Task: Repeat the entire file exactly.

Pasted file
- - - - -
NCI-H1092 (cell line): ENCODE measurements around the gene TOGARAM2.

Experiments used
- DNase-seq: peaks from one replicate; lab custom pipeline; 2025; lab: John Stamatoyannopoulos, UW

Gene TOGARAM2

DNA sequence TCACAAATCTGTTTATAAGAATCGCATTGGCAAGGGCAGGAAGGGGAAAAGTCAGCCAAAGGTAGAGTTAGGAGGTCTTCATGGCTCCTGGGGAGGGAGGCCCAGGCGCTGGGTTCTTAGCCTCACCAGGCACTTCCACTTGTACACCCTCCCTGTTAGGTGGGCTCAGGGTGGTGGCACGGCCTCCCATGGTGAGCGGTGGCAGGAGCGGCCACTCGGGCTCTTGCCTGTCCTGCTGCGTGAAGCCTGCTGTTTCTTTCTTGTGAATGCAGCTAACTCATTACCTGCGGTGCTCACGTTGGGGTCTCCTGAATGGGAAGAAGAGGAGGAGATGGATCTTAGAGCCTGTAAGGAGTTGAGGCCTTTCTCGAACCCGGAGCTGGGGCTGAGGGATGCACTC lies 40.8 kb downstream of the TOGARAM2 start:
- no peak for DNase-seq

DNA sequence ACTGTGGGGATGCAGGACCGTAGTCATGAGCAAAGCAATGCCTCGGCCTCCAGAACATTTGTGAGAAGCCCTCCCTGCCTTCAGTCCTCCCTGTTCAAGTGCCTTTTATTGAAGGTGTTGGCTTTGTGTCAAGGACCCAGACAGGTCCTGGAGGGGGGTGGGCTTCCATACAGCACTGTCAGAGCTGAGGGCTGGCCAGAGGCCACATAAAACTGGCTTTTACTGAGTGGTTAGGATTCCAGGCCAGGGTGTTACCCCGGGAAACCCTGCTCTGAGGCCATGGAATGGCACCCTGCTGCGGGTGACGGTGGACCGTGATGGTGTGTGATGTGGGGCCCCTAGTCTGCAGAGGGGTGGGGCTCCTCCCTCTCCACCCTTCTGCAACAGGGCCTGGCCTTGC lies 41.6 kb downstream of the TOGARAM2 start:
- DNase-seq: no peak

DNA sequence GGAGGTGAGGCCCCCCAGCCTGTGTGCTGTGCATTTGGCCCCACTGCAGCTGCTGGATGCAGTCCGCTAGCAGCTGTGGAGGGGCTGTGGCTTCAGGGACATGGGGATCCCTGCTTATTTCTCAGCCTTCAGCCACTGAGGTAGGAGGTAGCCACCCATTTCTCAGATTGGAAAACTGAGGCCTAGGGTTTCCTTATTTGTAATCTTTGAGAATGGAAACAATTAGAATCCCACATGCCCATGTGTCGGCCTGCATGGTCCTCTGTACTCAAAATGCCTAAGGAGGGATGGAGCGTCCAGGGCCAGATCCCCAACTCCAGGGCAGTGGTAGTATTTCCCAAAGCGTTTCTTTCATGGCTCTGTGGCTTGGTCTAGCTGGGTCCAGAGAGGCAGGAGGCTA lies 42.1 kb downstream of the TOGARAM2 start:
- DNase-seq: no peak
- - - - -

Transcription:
NCI-H1092 (cell line): ENCODE measurements around the gene TOGARAM2.

Experiments used
- DNase-seq: peaks from one replicate; lab custom pipeline; 2025; lab: John Stamatoyannopoulos, UW

Gene TOGARAM2

DNA sequence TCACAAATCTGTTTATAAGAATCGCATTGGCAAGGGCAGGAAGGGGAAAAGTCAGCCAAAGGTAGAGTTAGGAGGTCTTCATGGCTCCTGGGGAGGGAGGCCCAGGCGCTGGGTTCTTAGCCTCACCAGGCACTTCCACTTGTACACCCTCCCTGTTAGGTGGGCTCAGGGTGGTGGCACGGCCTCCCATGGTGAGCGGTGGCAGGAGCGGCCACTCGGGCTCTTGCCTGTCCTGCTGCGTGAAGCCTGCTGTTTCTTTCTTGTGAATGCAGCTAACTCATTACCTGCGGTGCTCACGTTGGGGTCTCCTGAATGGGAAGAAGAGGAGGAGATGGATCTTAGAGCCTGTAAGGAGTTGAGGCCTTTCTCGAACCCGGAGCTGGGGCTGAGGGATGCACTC lies 40.8 kb downstream of the TOGARAM2 start:
- no peak for DNase-seq

DNA sequence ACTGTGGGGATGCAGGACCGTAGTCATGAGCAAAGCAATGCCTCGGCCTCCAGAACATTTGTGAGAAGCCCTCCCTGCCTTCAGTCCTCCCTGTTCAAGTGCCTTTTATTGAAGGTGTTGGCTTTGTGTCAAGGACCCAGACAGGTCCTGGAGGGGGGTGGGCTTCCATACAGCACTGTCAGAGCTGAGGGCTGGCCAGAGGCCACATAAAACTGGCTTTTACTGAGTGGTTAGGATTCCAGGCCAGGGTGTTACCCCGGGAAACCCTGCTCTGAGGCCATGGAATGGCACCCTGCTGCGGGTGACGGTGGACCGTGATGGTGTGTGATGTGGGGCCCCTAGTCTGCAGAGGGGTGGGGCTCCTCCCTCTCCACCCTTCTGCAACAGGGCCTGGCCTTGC lies 41.6 kb downstream of the TOGARAM2 start:
- DNase-seq: no peak

DNA sequence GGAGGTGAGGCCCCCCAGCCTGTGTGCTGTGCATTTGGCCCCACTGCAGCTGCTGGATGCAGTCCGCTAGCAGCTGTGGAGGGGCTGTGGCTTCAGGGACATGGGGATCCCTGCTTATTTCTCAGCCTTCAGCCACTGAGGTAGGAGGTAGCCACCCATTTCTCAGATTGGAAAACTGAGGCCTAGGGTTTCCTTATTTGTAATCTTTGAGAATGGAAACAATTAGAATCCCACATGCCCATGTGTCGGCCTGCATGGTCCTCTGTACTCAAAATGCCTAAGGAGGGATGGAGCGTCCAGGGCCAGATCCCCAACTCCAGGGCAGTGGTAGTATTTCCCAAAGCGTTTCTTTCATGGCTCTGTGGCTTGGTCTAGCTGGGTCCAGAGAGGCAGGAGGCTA lies 42.1 kb downstream of the TOGARAM2 start:
- DNase-seq: no peak